PhD Thesis: The Ecological Body ~ extracts
Proportion in Motion
The first movement study was called Proportion in Motion. I began literally by moving with an awareness of my body proportions: the length of my arm, the weight of my foot or the size of my finger in relation to the length of my arm.As I moved, I became aware that the nature of proportion is relational: for example, the relation of one body part to another. Proportion only exists in a relational and comparative world. Proportionality gave me an embodied sense of the three dimensions, or the volume of my body moving in space. Gradually, I developed a moving sense of my position and my proportions in ‘the scheme of things’ and I felt my shifting self as part of a situation, rather than central to it.
I then began to explore proportions in relation to attitude. These ‘affective’ proportions were a very different experience to the more structural, physical proportions and connected me to the environment in a different way. I could bring up a memory of grief, for example, and feel the proportion of that affect in present time. I could then try to reduce or increase that proportion through my movement choices. I could exaggerate the hunching of the shoulders or the tightness in the jaw in order to allow the grief expression, or I could relax my breathing and release the holding imprint in my present body to allow a different set of associations and affects to arise.
As a result of my research, it occurred to me that to be ‘in proportion’ with a situation, physically, mentally and emotionally in any given moment, and therefore appropriate to that moment could be one description of being present and in presence.
The selection and ‘editing’ processes remained my responsibility and would inevitably reflect my autobiographical and artistic themes. For example, my selection of the photograph of the baby doll in the sky, by Dave West, for Proportion in Motion, in conjunction with Jenna Kumiega’s text, whilst I was sitting to the side of the space, corresponded with movements that had arisen in rehearsal connected to proportions around my feelings about not being a mother.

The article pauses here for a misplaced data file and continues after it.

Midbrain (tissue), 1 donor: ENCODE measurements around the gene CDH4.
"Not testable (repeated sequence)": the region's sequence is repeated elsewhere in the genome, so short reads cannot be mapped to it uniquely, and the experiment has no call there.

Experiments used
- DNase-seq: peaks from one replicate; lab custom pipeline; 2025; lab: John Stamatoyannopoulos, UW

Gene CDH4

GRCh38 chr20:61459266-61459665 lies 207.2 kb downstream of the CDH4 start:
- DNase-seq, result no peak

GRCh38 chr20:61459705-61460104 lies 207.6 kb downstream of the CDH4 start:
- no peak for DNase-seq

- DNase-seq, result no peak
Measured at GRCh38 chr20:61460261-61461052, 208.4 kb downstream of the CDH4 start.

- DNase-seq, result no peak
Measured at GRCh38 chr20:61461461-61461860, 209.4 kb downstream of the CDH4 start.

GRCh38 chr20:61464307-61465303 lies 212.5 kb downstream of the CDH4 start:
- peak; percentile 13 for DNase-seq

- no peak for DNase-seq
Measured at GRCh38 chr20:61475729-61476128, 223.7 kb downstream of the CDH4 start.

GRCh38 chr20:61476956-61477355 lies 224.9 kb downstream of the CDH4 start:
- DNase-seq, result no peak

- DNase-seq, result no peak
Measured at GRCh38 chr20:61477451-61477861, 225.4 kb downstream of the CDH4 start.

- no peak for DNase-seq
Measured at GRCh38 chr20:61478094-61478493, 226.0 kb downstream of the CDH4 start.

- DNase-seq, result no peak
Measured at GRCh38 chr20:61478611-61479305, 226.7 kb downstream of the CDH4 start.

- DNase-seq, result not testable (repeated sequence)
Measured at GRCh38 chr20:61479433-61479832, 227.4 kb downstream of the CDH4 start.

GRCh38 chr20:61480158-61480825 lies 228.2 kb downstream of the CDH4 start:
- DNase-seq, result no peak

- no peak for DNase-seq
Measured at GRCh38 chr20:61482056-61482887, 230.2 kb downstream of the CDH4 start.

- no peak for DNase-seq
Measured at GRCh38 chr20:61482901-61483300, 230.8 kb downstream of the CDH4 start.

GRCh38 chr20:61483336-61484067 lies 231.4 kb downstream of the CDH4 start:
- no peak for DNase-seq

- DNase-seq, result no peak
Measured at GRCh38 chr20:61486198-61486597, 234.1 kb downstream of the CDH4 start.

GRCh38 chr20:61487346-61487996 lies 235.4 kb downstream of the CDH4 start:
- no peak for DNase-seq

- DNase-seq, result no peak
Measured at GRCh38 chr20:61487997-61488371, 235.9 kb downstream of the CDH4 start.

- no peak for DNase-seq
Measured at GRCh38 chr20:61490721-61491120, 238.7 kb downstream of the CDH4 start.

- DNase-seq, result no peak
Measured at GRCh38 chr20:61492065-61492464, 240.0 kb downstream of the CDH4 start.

The ‘baby’ doll in that image was simultaneously itself, a baby doll in relation to architecture, (whereas in a previous photograph there had been a tramp in relation to architecture), the baby in the text, an unborn baby in my dreams. Most of these associations could be seen as implicit, evocative and open to interpretation, but my intention was that each could allow a felt experience of the nature of proportions in life. I liked the multiple layers of association created by the various elements in counterpoint.
Carried in her mothers's arms
probably only a few months old
only of her parent’s warm bed
or a kitchen range in a terraced house
Now, standing on the quay-side
a massive metal ship soars hugely above –
vast, inhuman, and impersonal.
It could crush her – an ant – without knowing
of her existence.
It feels like it never ends
for the end of it,
there are the first plunging sensations
of a vertigo
that has never left her. (Jenna Kumiega)